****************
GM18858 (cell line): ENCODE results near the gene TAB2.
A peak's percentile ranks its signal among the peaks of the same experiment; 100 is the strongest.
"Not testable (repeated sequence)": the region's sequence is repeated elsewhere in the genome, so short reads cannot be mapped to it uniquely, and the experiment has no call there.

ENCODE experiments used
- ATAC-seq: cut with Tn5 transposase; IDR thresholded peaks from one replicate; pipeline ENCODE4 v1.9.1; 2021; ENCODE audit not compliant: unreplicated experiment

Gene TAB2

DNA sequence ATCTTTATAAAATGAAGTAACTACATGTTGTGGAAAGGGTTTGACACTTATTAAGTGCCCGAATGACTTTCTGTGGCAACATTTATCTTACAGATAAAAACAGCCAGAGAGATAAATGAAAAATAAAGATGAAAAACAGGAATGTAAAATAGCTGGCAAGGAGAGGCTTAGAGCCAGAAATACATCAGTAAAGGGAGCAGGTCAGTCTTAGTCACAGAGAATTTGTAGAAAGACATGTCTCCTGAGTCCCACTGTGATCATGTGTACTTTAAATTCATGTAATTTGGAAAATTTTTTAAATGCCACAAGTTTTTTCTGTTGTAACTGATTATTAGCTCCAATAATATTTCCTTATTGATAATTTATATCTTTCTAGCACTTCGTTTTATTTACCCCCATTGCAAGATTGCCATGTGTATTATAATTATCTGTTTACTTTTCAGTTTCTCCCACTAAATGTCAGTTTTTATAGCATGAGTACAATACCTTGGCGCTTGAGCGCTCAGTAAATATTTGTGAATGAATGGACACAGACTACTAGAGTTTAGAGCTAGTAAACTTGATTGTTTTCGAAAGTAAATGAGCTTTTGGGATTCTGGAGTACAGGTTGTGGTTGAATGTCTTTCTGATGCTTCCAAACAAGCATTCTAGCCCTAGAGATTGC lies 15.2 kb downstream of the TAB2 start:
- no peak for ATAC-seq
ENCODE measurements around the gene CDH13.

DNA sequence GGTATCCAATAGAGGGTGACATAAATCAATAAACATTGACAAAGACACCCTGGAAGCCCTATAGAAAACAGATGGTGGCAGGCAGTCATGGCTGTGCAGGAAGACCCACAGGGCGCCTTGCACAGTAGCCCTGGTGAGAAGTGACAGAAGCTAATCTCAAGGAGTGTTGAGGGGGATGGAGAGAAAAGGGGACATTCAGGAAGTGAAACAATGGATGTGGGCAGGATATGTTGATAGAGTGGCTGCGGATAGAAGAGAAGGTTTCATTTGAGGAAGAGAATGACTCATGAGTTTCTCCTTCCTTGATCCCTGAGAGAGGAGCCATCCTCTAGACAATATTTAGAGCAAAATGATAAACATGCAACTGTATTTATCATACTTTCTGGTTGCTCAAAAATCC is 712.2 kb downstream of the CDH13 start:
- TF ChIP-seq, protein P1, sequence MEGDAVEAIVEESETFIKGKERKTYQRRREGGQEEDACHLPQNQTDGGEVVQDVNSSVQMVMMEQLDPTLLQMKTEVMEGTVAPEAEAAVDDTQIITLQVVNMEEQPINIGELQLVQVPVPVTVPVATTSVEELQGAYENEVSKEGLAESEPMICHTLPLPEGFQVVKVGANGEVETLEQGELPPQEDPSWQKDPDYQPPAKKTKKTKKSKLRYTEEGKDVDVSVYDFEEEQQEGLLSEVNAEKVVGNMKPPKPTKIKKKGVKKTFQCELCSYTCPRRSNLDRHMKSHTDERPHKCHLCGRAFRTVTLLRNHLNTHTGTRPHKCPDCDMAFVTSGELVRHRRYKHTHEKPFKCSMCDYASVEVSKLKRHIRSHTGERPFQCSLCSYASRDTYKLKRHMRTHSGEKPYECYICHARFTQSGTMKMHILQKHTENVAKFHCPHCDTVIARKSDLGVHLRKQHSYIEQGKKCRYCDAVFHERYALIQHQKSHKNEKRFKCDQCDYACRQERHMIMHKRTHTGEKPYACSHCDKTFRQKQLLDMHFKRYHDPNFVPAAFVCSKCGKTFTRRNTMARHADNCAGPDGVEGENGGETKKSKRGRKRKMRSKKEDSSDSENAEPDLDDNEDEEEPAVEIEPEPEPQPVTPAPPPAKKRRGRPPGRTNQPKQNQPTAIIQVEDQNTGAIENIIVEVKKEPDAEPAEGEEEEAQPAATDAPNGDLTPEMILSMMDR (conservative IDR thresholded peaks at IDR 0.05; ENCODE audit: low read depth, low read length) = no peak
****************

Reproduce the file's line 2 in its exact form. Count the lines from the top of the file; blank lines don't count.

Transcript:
A peak's percentile ranks its signal among the peaks of the same experiment; 100 is the strongest.